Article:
9. Goff DC, Jr., Lloyd-Jones DM, Bennett G, et al. 2013 ACC/AHA guideline on the assessment of cardiovascular risk: a report of the American College of Cardiology/American Heart Association Task Force on Practice Guidelines. Circulation 2014;129(25 Suppl 2):S49-73.
10. D'Agostino RB, Sr., Vasan RS, Pencina MJ, et al. General cardiovascular risk profile for use in primary care: the Framingham Heart Study. Circulation 2008;117(6):743-53.
11. Wilson PW, D'Agostino RB, Levy D, et al. Prediction of coronary heart disease using risk factor categories. Circulation 1998;97(18):1837-47.
12. Conroy RM, Pyorala K, Fitzgerald AP, et al. Estimation of ten-year risk of fatal cardiovascular disease in Europe: the SCORE project. Eur Heart J 2003;24(11):987-1003.
Competing interests: No competing interests
Damen and colleagues (1) present an interesting overview, with recommendations for future practice, of prediction models for cardiovascular disease (CVD) risk. Unfortunately, although they make much of so-called “validation” of these scores in research articles, they say nothing about its relevance to current clinical practice.
In predictive modeling, as reviewed by these authors, historical data are used to predict a known future. Each model produces a risk score on a scale of 0-1 (or 0-100%), but each outcome is either an event or a non-event, so the score cannot ever be “valid”, except in an extreme situation. As in many of the papers reviewed, typically the basic definition of “validation” is stretched to include directional agreement of observed relative frequencies and predicted risks across ordinal categories of predicted risk, but there remains an underlying problem that, when any score is used in clinical practice, we are predicting an unknown future. How can we possibly validate this?
To move to practical issues, I would argue that almost any risk score is invalid, in the sense implied by Deman et al, even when applied contemporarily in the same population from which the data used in the score were derived. A prime reason for this is that the historical data, used for any particular score, were derived in a period when “background” risks were much higher than now: at least 10 years ago if 10-year risks were derived. Hence the score inevitably has built-in obsolescence in that it tends to over-estimate risk. Alternatively, it may be that a score under-estimates within its own parent population, even at a time concurrent with data capture, due to the healthy cohort effect. In theory, these problems may be overridden by exhaustive inclusion of prognostic variables, but this is unlikely to be possible in CVD. So, when considering future clinical practice, external validation is only useful for testing discrimination (avoiding bias from self-testing) and internal validation is only useful for testing calibration (to ensure that the model used fits adequately within its own data).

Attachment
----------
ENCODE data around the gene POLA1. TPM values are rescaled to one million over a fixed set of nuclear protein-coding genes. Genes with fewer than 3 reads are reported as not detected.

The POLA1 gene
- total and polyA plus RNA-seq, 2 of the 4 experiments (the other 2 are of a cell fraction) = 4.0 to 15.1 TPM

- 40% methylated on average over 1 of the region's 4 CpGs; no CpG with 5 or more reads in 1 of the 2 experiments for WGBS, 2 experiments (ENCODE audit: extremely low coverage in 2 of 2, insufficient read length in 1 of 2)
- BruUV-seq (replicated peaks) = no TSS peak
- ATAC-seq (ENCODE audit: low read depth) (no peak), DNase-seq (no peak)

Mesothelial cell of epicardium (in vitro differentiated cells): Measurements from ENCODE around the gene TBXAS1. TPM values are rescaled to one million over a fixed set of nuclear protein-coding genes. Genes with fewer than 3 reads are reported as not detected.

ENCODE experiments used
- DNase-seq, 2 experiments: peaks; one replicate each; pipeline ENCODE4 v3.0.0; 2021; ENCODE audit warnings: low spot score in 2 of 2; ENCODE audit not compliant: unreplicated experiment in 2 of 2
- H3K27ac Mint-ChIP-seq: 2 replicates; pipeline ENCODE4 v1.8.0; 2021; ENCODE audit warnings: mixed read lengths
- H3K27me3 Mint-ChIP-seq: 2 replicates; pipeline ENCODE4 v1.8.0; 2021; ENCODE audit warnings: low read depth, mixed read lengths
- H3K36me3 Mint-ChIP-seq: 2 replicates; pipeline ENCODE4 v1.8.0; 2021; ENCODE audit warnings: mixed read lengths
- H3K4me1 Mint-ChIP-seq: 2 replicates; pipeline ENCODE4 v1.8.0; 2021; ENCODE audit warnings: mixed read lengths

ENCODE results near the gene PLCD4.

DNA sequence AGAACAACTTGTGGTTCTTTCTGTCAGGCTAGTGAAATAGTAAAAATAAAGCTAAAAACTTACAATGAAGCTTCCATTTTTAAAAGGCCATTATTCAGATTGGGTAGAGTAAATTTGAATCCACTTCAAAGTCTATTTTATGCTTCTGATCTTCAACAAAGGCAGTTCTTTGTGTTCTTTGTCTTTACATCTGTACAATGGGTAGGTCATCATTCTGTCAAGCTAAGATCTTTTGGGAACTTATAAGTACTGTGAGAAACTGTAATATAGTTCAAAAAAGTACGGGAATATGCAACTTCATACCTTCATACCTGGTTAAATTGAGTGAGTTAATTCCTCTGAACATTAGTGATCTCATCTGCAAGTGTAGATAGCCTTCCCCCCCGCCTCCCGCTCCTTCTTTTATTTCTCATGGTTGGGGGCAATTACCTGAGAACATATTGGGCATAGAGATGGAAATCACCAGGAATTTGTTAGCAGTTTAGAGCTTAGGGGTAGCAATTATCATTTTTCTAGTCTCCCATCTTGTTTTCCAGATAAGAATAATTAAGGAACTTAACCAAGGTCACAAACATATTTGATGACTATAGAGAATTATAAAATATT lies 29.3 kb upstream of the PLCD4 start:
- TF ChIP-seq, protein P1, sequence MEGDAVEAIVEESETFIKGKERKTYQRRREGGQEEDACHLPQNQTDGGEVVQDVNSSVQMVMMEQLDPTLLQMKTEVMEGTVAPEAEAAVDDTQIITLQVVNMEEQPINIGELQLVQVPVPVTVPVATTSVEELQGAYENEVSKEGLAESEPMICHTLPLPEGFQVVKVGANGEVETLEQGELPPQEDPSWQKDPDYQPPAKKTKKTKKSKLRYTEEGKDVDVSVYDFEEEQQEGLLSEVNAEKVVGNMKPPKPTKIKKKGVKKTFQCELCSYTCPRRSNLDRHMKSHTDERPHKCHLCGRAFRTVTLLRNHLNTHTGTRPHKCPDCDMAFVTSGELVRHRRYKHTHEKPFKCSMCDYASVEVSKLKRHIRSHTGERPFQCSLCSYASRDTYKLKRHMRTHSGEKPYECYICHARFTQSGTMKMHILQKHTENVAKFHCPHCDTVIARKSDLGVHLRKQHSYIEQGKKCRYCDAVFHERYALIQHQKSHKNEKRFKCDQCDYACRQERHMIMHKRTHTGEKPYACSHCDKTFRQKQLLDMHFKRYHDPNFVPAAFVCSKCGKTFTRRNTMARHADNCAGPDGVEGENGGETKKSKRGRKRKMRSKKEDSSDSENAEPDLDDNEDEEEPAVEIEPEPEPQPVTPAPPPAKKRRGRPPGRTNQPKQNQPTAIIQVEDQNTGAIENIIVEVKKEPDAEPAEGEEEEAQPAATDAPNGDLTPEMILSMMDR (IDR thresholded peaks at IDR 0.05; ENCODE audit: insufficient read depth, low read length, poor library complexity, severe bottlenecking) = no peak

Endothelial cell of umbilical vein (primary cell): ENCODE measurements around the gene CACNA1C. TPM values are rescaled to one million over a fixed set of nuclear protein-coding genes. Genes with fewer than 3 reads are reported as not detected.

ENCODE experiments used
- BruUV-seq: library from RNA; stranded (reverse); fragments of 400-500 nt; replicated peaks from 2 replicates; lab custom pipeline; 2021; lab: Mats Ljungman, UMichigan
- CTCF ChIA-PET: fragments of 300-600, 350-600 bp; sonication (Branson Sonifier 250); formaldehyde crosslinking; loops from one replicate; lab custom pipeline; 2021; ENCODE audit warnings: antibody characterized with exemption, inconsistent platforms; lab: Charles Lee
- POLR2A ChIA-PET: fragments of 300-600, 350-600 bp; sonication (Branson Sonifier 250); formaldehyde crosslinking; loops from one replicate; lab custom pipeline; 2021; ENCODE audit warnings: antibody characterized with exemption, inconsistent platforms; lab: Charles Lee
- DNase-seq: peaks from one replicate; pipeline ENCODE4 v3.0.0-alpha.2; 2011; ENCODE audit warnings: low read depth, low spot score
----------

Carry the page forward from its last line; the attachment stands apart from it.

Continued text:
Denman et al mention GLOBORISK (2) in passing, dismissing this new approach to CVD risk scoring as not adding anything new. I disagree. This is an innovative, pragmatic approach to risk prediction which aims to produce a CVD risk score that is fit to (clinical) purpose, using contemporary data to address the problems of built-in obsolescence and the healthy cohort effect. In addition, it provides a general method to predict CVD risk globally. Importantly GLOBORISK satisfies two important criteria for a new approach to risk scoring, similar to recommendations made by the authors: making better use of available evidence (than have previous risk models) and tailoring (to current needs).
1. Damen JA, Hooft L, Schuit E, Debray TP, Collins GS, Tzoulaki I, Lassale CM, Siontis GC, Chiocchia V, Roberts C, Schlüssel MM, Gerry S, Black JA, Heus P, van der Schouw YT, Peelen LM, Moons KG. Prediction models for cardiovascular disease risk in the general population: systematic review. BMJ. 2016 May 16;353:i2416. doi: 10.1136/bmj.i2416.